A final potential problem, which is related to the previous two, concerns the so-called extra Calvinisticum. While this doctrine derives its name from John Calvin and the Reformation-era debates about the presence of Christ in the Eucharist, it actually has strong precedent throughout the history of Christian doctrine. In short, the doctrine maintains that, in the incarnation, God the Son is not limited to nor circumscribed by his human nature but continues to subsist in the divine nature and thus continues to possess all of his divine attributes (e.g., omnipresence, omnipotence) and to carry out all of his divine activities (e.g., “he upholds the universe by the word of his power,” Heb 1:3). McFarland raises the question of the extra and acknowledges its difficulty. McFarland claims that all of Christ’s human activity is divine (since he is a divine person) but then asks whether “the converse [is] also the case, so that there is no divine activity of the Word that is not also human?” (p. 90). In answer to the question, McFarland appeals to his previously argued rejection of the logos asarkos, the idea that the Son exists outside of the flesh of Jesus. McFarland rightly rejects the idea there is a moment in the life of the Son “before” (or “after”) the incarnation, since the Son is timelessly eternal (on the classical understanding). He still sees some utility in the logos asarkos doctrine to the degree that it reminds us that the incarnation is contingent and freely chosen and doesn’t alter the properties of the divine nature.McFarland’s rejection of a “distinct” activity of the Word seems once again to conflate the two activities/energies of the incarnate Christ. Still, McFarland argues that this admission “cannot be allowed to entail the claim that the presence and activity of the eternal Word are at any point distinct from the presence and activity of Mary’s son. To do so would mean to have failed to honor the principle that Jesus just is the Word, as opposed to a form or manifestation of the Word” (p. 91).
As a proponent of a more Reformed understanding of Christology, I would raise a couple of concerns about this apparent rejection of the extra. McFarland’s rejection of a “distinct” activity of the Word seems once again to conflate the two activities/energies of the incarnate Christ. Certainly, the activity of the Word as such is not separate from the activity of the Word in and through his humanity, but those two activities are distinct. They retain their diverse properties. Further, while it is true that Jesus and the Word are the same person, it does not follow from this personal identification that everything that is true of the Word in his human nature is also true of the Word as such. McFarland rightly claims that “Jesus just is the Word,” but is the obverse true? That “the Word just is Jesus?” Again, if we are talking about personal identification, then the only orthodox answer must be “yes.” There is no person there, so to speak, other than the person we meet as Mary’s son. But because the Son possesses two natures, which retain their distinctive properties and activities, it in no way compromises this personal unity to affirm that the Son carries out divine activities that by their very nature extend beyond the constraints of his humanity. In this way, the extra actually safeguards the dignity of Christ’s humanity because it doesn’t require us to divinize the human nature—to transmute the human nature into something quasi-divine (as the Lutheran genus maiestaticum seems to do) or else to hominize, so to speak, the divine activity of the Son—to squeeze the activity of the Son into his human nature (as kenoticism does). In any event, the extra Calvinisticum appears to have sufficient biblical and historical support to make its rejection (or else attenuation) noteworthy.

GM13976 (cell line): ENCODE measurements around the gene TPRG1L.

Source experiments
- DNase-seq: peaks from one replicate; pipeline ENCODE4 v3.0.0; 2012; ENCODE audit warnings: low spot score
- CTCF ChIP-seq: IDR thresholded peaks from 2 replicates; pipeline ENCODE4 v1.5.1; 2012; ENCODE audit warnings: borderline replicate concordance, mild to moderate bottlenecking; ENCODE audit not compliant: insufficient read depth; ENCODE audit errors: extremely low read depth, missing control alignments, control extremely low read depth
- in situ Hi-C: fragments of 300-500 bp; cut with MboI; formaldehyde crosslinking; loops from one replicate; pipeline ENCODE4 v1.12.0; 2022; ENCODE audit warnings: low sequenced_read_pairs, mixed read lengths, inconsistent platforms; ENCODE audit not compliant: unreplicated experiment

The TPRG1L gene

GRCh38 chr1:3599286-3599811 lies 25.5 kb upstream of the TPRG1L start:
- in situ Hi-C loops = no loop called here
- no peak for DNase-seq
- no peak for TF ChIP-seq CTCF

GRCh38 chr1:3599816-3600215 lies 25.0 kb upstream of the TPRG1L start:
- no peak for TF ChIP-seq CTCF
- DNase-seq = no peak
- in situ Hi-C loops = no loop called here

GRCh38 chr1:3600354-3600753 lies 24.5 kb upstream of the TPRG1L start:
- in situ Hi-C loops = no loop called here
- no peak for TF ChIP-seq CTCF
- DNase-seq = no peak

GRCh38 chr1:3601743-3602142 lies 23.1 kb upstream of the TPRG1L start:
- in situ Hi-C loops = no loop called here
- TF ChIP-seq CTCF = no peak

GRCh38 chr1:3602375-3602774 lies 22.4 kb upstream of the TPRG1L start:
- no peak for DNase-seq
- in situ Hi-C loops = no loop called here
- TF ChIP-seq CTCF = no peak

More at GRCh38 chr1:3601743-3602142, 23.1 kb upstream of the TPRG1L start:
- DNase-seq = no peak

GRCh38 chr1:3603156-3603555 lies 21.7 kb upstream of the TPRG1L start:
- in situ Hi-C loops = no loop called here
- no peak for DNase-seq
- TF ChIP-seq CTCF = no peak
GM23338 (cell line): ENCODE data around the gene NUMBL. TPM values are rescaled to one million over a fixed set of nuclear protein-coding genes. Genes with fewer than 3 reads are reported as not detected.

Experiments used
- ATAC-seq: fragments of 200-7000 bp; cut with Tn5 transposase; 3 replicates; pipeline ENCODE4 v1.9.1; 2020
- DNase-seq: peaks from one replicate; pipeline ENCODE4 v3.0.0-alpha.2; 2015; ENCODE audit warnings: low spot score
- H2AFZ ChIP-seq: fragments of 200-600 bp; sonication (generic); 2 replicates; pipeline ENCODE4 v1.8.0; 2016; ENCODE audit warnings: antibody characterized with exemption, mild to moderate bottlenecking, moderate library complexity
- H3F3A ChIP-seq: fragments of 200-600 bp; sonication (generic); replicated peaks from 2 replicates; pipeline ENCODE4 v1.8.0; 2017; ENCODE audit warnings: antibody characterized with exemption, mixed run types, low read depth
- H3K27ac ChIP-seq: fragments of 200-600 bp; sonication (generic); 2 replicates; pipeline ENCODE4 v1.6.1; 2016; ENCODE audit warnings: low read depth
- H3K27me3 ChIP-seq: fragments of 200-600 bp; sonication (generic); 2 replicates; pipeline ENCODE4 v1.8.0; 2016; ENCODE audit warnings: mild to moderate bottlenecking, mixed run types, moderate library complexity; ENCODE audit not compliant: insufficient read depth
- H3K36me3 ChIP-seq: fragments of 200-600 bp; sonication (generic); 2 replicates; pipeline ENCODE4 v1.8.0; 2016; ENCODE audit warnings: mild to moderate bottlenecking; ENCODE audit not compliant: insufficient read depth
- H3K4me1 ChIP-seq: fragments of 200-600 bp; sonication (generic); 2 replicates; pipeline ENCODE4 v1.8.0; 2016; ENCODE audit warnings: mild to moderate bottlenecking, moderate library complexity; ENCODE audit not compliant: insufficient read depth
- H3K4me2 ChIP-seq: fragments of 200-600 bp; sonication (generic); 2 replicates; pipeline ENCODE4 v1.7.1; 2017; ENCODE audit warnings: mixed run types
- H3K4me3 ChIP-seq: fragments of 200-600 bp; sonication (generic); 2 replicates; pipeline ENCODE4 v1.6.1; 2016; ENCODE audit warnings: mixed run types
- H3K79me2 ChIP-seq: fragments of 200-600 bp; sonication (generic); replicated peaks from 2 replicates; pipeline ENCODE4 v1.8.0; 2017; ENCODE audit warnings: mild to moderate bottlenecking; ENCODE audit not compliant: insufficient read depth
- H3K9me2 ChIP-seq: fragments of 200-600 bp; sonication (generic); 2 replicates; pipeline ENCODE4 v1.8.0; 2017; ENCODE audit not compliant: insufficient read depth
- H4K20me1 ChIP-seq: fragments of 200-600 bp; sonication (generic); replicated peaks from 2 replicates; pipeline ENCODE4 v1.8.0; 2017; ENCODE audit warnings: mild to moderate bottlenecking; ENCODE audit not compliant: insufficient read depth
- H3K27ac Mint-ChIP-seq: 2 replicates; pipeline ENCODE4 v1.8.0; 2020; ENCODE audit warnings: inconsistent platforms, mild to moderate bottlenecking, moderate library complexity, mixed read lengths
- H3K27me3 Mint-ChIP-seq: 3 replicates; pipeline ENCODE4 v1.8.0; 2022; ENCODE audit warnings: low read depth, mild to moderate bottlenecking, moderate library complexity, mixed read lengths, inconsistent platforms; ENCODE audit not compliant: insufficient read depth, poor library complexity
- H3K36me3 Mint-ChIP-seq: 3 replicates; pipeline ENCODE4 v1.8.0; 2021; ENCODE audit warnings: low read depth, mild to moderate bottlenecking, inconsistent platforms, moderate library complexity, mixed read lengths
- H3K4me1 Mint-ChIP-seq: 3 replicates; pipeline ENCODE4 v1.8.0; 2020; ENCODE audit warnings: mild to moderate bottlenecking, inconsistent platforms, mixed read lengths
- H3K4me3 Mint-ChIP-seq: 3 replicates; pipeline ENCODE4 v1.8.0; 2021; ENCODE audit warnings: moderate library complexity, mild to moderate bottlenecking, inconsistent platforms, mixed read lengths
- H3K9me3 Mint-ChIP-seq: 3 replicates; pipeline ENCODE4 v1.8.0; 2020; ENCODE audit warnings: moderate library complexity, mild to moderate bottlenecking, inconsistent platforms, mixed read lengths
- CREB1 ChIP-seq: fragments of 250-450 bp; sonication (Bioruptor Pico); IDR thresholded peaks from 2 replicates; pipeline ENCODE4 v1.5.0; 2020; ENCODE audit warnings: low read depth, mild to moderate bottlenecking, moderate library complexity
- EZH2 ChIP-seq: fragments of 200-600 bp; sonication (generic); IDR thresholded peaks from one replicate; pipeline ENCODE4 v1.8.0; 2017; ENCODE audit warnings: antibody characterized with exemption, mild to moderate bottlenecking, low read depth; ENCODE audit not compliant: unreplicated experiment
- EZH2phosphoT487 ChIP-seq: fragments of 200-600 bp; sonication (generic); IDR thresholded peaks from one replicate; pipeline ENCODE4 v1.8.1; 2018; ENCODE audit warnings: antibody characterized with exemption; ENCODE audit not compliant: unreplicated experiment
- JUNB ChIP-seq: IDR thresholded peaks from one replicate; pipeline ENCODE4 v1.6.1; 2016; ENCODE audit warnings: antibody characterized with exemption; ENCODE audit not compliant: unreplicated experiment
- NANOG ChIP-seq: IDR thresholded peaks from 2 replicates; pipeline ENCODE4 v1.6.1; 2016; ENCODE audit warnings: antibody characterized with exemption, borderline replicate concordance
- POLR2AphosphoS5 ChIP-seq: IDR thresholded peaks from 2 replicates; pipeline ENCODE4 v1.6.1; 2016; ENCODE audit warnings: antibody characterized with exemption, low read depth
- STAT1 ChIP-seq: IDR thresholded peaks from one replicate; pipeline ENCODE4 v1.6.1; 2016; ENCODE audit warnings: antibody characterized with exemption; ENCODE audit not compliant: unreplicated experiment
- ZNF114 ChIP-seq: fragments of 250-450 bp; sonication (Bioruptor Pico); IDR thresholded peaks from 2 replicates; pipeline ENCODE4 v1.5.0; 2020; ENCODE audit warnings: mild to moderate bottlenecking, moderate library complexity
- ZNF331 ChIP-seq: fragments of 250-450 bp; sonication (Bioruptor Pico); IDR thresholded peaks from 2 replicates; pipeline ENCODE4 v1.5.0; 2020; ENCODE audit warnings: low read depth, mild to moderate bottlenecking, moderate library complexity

To conclude, McFarland’s book offers a fresh exposition of the biblical and theological soundness of Chalcedonian Christology. His central thesis—that Jesus is a divine person but that his divine nature is imperceptible to us—has much to commend it. But as we tease out the implications of this thesis, several pressing questions emerge: Can the divine nature of Christ can be revealed at all, even in a mediated fashion? How is God’s activity in and through Jesus any different than his activity in and through other human beings? Is the Son’s divine activity circumscribed by his humanity? I put these questions respectfully to McFarland and look forward to his response.